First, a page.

This is how refreshing SelfHelp Hair Shampoo is on TV. Not so much in real life. Welcome to "Shine Tries It," a new feature where we try things so you don't have to. Every Friday our editors will road-test unusual products and unbelievable promises to find out what lives up to the hype and what doesn't. Warning: don't try any of this at home until we do.
I have a problem with infomercials. It dates back to the late 90s when I was a waitress in Boston; I'd come home late from a dinner shift, crack open whatever booze was around, and turn on the TV. Because I was 24, poor, and cable-less, television at that hour involved two choices: fuzzy, unwatchable "Frasier" reruns (Niles, so dreamy) or an array of glossy, sitcom-length commercials hawking products I always seemed to need. Because I was drunk, I often bought them. Throughout this period, I three-easy-payments-'d my way into a manual ice cream maker/food processor (there is a reason these appliances have a motor, by the way: this product was akin to a butter churn), an Epilady which gave me shocks and a nasty rash, knives (actually good!), a mini George Foreman Grill (with an oven mitt!), and an item I believe, but would not swear, was known as the "Butt Blaster." This madness lasted for about a year. Then at some point, I got a day job, realized mosteverything I'd ever bought from TV was junk, and promised to curb the addiction. For good.
Ken Paves' SelfHelp Hair product collection was my first relapse.
To be fair, in his cozy, talk-show-esque SelfHelp Hair infomercial (which I watched in a fit on insomnia at 3am), Paves is an awfully compelling salesman. Unlike that dude who used to sell food dehydrators, he's a legitimate hair authority, as much as there can be such a thing. He's been a stylist for decades, he's reality-show-level famous, and according to the laws of magazines, he is one of only a handful of men who are experts on how to make hair "hot." The man has styled everyone from Eva Longoria to Victoria Beckham. And he's besties with Jessica Simpson! On top of this, Paves' SelfHelp Hair infomercial is co-hosted by Giuliana Rancic, a woman who is like the entertainment-news-world's Walter Cronkite.
SelfHelp Hair's endless array of products.
But the real reason SelfHelp Hai pulled me in and was ordered at an hour when the only people awake are either fist pumping in a club or making donuts is because it tapped into a vanity and paranoia I, up until that point, had not known I had.
Ken Paves' SelfHelp Hair infomercial told me 1. my hair was "old" and 2. Ken Paves'could make it look young again. It is thus an anti-aging product for hair. And I was its easy, late-30s lady mark.
The official Ken Paves SelfHelp Hair package costs $39.95 and includes the following: a 10 oz Shampoo (named "Integrity"), a 10 oz conditioner and an 8 oz hair mask, along with "free gifts" of a bamboo comb, a spa hair towel and a 30-Day supply of vitamins that are supposed to make you have good hair. For extra dough, you can also add on hair spray and glosser. All of these hair products are sulfate-free, scented with essential oils, and sold as having magical unicorn properties such as Co-elastic Q-10 Clusters™ and a proprietary Phospholipid Nano-dispersion™ to help "provide youthful bounce." They come in shapely bronzey-colored bottles that look salon-fancy, or at least the way salons were fancy in the '80s when my mom was getting perms.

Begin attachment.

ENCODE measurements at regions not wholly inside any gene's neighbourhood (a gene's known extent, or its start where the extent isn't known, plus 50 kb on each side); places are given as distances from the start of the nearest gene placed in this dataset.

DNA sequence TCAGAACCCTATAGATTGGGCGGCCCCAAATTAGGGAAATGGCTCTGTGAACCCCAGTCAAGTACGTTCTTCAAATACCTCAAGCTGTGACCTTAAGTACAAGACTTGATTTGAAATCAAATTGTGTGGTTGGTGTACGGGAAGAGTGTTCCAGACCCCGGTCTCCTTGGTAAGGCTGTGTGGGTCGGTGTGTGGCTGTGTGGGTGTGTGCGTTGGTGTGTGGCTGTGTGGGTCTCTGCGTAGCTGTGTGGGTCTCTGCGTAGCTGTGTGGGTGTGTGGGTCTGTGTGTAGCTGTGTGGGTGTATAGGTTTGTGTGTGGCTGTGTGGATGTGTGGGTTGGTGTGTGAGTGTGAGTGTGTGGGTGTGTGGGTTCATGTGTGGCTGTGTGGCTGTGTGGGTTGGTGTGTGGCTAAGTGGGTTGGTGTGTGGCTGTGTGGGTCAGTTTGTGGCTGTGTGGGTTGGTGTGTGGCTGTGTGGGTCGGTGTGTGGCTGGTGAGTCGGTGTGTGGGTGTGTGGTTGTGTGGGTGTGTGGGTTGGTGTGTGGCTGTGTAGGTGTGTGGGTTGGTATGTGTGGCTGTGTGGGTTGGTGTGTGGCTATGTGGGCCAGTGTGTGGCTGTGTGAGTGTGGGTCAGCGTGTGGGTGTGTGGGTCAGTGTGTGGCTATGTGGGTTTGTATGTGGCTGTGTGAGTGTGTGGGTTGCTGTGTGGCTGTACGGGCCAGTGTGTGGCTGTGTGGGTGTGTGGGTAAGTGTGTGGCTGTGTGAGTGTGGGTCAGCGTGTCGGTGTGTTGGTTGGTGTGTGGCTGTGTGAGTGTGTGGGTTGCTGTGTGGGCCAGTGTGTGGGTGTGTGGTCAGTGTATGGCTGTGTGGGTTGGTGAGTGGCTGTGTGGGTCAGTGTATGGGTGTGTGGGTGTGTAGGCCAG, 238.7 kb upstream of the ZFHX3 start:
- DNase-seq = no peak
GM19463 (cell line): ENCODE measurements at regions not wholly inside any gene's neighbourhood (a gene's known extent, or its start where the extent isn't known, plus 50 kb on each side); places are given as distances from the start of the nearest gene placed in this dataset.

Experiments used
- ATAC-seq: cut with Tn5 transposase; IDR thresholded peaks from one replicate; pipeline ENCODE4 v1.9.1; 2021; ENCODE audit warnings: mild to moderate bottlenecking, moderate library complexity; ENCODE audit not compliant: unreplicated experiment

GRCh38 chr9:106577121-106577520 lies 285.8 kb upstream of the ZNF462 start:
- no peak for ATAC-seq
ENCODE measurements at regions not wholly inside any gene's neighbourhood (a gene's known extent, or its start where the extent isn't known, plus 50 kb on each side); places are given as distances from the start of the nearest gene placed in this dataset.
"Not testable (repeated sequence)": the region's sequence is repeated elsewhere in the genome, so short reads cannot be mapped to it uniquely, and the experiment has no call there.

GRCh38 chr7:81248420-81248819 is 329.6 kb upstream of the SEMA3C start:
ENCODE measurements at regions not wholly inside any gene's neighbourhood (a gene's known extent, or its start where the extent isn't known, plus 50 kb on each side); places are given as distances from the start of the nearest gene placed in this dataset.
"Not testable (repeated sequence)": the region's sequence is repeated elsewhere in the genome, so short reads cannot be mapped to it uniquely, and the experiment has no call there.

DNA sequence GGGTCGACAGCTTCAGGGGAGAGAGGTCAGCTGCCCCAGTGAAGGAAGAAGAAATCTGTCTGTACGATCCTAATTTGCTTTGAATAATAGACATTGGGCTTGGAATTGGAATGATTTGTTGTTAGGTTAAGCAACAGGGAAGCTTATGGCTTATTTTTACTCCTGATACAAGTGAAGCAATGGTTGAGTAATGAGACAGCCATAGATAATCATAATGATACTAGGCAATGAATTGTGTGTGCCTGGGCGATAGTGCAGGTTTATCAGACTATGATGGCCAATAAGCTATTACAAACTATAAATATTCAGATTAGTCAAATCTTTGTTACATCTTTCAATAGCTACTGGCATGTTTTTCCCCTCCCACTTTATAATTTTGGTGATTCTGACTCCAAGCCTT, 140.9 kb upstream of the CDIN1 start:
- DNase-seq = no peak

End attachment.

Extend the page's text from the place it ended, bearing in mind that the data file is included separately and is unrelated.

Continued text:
Ken Paves and Jessica Simpson are besties, see? (Getty Images) The infomercial says you are supposed to use Ken Paves SelfHelp Hair products every day for six weeks to see the full young hair transformation, but I actually started seeing results in one day. These results were not good. The first day after I used SelfHelp's gluey, faintly air-freshener-scented shampoo and conditioner, my head felt weird. It tingled. I thought this meant the SelpHelp was helping. But the second day, that tingle turned into a burn on the very top of my head. In addition, my scalp itched. By day three, a giant clump of my hair felt out onto my free gift bamboo comb. By day five, my head was itching, burning and my hair looked unlike anything I'd ever encountered outside of reality shows about women in prison. It was both greasy and dry-as if I decided to dye it with laundry beach and then not wash it for a month. Examining it over dinner one night, my best friend could not decide if "stringy" or "frizzy" was the right adjective to describe it. On day seven, I tried the hair mask, which--though perfectly silky and luxurious going on-came off leaving a sticky residue and texture reminiscent of a ream of fly paper.
After a full week of listening to my obsessing over what was happening to my hair(maybe I'll go bald!), my husband gently suggested I stop using the KenPaves SelfHelp Hair collection. To this, I protested that I had not given it enough time and he did not understand how shampoo worked! Then, one night I came home and it was all gone. When I complained that I hadn't even gotten to try the vitamins (!), my husband looked at me, gave a shrug, and left the room. Like any good partner of a recovering addict, he knew when to cut me off.
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